IXmaps Map reveals if your Internet traffic is being monitored by the NSA

A new interactive online tool named Internet Exchange Mapping (IXmaps) appeared earlier this week, and it shows if your data traffic passes through the NSA or not. Many prying eyes are out there, trying to discover everybody’s secrets and take a peek into everyone’s life.

That’s why a team of faculty and students from the University of Toronto created a new tool, called the IXmaps. This tool displays known paths used by data to travel while passing through internet exchanges that are physical locations utilized by ISPs (Internet Service Providers) and content delivery networks as hubs while handing off traffic between networks.

More: US ISPs to Snub Users Privacy by Collecting Personal Data

The IXmaps has also enlisted all the exchanges that the NSA uses as listening posts for the purpose of intercepting the data that passes through the transfer points.

These maps are built out by several primary sources, first of which is OpenMedia, an activist group known for their work to keeping the Internet safe and surveillance-free. The other sources include the Canadian Internet Registration Authority and the Office of Privacy Commissioner of Canada.

These mapmakers pinpointed the locations of listening posts used by the NSA through the use of documents released by Edward Snowden, a former NSA contractor and whistleblower.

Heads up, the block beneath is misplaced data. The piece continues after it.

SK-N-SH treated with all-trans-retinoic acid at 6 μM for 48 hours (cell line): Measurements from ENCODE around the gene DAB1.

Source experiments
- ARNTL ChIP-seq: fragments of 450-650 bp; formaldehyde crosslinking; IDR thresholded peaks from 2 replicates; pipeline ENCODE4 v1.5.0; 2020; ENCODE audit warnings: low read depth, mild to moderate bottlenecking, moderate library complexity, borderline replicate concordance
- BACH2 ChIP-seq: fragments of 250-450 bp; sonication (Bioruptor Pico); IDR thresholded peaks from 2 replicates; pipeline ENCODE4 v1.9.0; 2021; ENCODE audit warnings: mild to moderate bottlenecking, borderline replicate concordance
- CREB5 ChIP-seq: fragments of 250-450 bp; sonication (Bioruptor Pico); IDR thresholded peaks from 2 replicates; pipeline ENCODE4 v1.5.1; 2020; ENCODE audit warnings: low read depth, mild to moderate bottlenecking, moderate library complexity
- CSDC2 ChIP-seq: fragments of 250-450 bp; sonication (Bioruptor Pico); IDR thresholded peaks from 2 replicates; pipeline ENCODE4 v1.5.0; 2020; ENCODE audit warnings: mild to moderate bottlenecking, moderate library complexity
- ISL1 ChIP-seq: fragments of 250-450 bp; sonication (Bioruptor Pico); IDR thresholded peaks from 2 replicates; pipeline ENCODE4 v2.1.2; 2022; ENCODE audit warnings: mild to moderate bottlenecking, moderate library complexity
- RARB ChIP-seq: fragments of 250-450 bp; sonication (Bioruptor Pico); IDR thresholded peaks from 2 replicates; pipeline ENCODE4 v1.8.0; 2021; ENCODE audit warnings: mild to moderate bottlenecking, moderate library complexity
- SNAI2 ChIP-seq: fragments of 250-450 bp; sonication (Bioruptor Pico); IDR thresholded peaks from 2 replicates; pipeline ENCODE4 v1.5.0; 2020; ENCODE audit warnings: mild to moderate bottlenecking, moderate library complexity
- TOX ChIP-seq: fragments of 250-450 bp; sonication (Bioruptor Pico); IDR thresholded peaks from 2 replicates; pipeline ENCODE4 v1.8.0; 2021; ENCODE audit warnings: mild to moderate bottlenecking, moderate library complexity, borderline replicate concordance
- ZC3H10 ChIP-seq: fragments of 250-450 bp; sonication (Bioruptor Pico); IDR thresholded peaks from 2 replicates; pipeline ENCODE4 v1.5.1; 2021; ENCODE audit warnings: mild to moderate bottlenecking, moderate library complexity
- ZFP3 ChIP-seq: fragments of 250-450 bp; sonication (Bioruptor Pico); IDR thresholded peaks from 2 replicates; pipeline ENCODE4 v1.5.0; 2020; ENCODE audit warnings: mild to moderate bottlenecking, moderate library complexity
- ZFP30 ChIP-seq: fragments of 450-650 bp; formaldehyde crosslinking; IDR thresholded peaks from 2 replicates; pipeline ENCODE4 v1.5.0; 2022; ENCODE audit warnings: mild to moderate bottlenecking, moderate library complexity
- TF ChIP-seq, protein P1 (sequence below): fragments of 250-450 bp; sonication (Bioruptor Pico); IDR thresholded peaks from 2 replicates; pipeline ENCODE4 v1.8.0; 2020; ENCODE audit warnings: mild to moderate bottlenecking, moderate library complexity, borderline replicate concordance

Image Credit: IXmaps

The map has highlighted many of the possibly concerning areas through which data flows, including many of the unique and looping paths. Canadians were surprised to see how much of their data flows through the US and therefore has the potential to be exposed by NSA.

This discovery brought many concerns for internet users that are not based in the US. Their online activity is probably getting picked up and spied on by foreign governments. Once the data starts flowing through the US servers, they collect everything they can get to, no matter the origin of the data.

There can be an explanation for the specific path that the data flows through, and the most likely reason for this the cost. If your ISP doesn’t have an agreement to exchange data through the shorter paths, it might just have to take a long way around, through some partnered networks.

With the recent decision of the US Senate to stop preventing the ISPs from collecting and selling your data flow information to the highest bidder, IXmaps is a reminder that not only marketing companies are interested in what you do and care about online, but the secret spy agencies as well.


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Ali Raza

Ali is a freelance journalist, having 5 years of experience in web journalism and marketing. He contributes to various online publications. With a master degree, now he combines his passions for writing about internet security and technology. When he is not working, he loves traveling and playing games.